For $289,900, you can pick up a four-bedroom, 2-bath home with 3,100 square feet of living space, a patio, front porch and detached two-car garage.
2325 W 41st St, Chicago IL (photo below)
For sale: $289,900
The Tenderloin, San Francisco
Out of the neighborhoods on this list, the Tenderloin district is by far the most infamous. The area has a reputation as the one of the worst spots in San Francisco and most tourist guides advise visitors to steer clear. The neighborhood even got its name because of its tough nature. According to the San Francisco Chronicle, policemen that patrolled these mean streets were paid more and as a result, they could afford better cuts of meat, such as tenderloin.
Despite the Tenderloin’s bad reputation, the neighborhood has experienced some positive changes, reports the Chronicle, and could, perhaps, turn around homes values for Tenderloin real estate.
For the moderate price of $265,000 — moderately priced for San Francisco real estate that is — you can pick up an alcove studio (below) in the famous Hamilton building. The home has 9 feet ceilings, Pergo floors and a walk-in closet in the bedroom.
631 Ofarrell St Apt 305, San Francisco CA (photo below)
For sale: $265,000
Foggy Bottom, DC
The name Foggy Bottom sounds like a marshy place out in the country rather than a neighborhood that is home to famous political landmarks such as the Kennedy Center, Department of State and Watergate. Once the city’s industrial center, the area was reportedly named for the fog that used to rise up off the Potomac. Another story is that the fog also mixed with smog from the several industries that were located in the 19th-century working class neighborhood. The area is a far cry from its humble beginnings. Besides housing several government agencies, Foggy Bottom real estate is exclusive; median Foggy Bottom home values are currently $304,900.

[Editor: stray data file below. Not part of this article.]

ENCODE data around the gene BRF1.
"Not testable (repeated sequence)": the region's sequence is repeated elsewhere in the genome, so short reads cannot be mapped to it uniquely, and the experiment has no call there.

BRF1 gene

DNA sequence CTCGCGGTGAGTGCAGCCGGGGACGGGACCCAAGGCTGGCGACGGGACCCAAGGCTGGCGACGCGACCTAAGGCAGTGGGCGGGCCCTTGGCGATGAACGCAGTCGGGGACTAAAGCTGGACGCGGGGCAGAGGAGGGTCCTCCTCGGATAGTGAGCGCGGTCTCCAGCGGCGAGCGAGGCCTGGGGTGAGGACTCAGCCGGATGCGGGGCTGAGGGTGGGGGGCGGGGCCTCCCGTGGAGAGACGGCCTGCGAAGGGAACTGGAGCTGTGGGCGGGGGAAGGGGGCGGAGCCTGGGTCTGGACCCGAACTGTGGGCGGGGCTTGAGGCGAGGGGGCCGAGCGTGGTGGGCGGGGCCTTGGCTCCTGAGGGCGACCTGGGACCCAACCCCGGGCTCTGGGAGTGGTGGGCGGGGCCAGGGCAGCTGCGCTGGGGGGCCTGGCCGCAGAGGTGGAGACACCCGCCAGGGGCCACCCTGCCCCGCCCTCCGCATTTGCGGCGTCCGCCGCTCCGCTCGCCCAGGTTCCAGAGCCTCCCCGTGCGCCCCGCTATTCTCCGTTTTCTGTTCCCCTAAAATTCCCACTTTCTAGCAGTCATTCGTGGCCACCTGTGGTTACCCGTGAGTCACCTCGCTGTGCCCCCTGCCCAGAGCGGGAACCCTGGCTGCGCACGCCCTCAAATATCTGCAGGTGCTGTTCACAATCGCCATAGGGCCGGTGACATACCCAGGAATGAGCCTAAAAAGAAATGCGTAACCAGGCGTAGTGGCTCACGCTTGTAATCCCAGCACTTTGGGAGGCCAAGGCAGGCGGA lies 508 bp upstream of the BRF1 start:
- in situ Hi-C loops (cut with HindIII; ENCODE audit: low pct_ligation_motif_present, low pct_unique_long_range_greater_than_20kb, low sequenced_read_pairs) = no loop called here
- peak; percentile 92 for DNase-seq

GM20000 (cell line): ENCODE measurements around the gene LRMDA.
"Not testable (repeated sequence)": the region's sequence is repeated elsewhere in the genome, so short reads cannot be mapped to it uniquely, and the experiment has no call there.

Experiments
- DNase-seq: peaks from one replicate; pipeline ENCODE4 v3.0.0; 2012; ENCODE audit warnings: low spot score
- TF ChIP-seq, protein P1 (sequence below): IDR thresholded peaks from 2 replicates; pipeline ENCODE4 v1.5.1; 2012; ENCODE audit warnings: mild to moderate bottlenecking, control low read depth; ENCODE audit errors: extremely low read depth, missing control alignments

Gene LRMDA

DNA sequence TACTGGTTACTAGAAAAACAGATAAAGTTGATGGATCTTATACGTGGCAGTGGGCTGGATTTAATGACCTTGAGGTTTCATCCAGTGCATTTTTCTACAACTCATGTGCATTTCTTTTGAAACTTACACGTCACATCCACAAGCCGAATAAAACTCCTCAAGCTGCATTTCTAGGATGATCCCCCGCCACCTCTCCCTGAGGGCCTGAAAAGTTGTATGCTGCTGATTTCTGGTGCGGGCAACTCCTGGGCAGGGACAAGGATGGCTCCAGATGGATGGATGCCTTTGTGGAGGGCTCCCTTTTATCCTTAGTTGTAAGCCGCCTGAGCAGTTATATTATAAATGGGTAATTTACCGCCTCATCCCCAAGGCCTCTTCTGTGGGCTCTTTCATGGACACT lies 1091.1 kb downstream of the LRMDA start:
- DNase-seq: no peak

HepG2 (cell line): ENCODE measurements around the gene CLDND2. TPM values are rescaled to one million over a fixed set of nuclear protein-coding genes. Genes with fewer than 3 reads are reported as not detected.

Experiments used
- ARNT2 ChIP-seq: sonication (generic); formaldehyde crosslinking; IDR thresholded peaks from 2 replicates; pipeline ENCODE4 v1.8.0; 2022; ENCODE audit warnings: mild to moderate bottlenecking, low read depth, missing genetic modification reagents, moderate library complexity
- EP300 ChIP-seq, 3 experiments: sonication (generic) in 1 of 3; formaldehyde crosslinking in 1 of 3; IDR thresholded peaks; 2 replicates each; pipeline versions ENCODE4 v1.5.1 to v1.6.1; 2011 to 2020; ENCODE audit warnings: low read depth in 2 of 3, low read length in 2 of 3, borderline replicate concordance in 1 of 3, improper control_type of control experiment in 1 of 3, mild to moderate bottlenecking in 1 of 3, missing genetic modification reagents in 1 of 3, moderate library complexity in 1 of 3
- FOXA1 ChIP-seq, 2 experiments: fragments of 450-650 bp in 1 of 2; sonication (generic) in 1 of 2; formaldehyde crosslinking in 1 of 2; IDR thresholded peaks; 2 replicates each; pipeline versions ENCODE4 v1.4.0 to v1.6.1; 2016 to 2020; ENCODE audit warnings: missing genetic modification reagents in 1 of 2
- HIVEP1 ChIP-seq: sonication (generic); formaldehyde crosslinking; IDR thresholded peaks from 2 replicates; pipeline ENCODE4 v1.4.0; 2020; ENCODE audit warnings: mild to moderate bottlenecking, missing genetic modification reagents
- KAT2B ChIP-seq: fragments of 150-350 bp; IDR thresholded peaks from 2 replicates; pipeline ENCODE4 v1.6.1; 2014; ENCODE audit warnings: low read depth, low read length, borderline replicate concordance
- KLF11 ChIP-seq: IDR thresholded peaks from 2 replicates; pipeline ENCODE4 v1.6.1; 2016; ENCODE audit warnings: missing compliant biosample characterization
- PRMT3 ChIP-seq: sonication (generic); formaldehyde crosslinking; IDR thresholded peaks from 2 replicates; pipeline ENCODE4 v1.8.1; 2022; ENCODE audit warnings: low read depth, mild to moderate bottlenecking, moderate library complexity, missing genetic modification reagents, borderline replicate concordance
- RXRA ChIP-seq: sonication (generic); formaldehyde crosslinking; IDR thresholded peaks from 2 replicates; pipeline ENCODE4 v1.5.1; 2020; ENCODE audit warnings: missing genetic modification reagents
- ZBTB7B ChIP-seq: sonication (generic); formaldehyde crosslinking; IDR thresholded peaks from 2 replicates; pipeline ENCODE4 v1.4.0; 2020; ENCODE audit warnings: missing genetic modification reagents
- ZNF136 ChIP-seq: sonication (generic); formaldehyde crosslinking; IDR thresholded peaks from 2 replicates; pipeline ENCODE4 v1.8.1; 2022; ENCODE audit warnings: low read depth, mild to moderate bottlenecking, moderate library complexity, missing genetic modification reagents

For $350,000 you can snag a one-bedroom co-op (below) with floor-to-ceiling windows with views of the Washington Monument, a long balcony and “beautiful built-ins.”
700 New Hampshire Ave NW #1014, Washington D.C. (photo below)
For sale: $350,000
The Pearl District of Portland is a diamond in the rough — an art district punctuated by breweries and warehouses and some of the most vibrant culture in the city. According to explorethepearl.com, a gallery owner coined the phrase, suggesting that the warehouse buildings in the district “were like crusty oysters, and that the galleries and artists’ lofts within were like pearls.” Despite some initial push back, the name stuck. Today, the Pearl is home to Powell’s bookstore, several breweries and up-and-coming boutique hotels.
For $250,000 (Portland’s median home value), you can pick up a piece of Pearl District real estate on the Willamete River. The modern 1-bed, 1.5-bath apartment has hardwood floors, fireplace and large kitchen with an island.
1310 NW Naito Pkwy Unit 312 Portland OR (photo below)
For sale: $250,000
It’s simple: This historic neighborhood in Pittsburgh got its name for the furry creatures that dominated the region when the area was first settled.
According to the I heart PGH blog, “Squirrel Hill has always been known for its abundance of gray squirrels in the days of the early pioneers, the squirrels were so numerous that their chatter created a din.”
Today the residential neighborhood is split between Squirrel Hill North and Squirrel Hill South. Median North Squirrel Hills home values hover at $352,400.
Listed for $279,000 on the Squirrel Hill North real estate market is this brick three-story home. Built in 1923, the house has five bedrooms and two bathrooms.
5852 Northumberland St., Pittsburgh PA (photo below)
For sale: $279,000
Like Pittsburgh’s Squirrel Hill, Ironbound is now divided into two different areas: North and South. Although greenery is rare in the Newark’s grittier neighborhood, the district was first all farmland and called “Dutch Neck” or “Down Neck” due to way the Passaic River curved.
With the dawn of the industrial age, the neighborhood transformed and earned its moniker “Ironbound” either due to the large number of forgeries and factories, or the railroad that crisscrossed the area beginning in the 1830s, according to the New York Times.
This two-bedroom, two-bath condo has Passaic River waterfront access and is two minutes from Penn Station for a commute into New York.
33-35 Freeman St. Apt B1, Newark NJ (photo below)
For sale: $215,000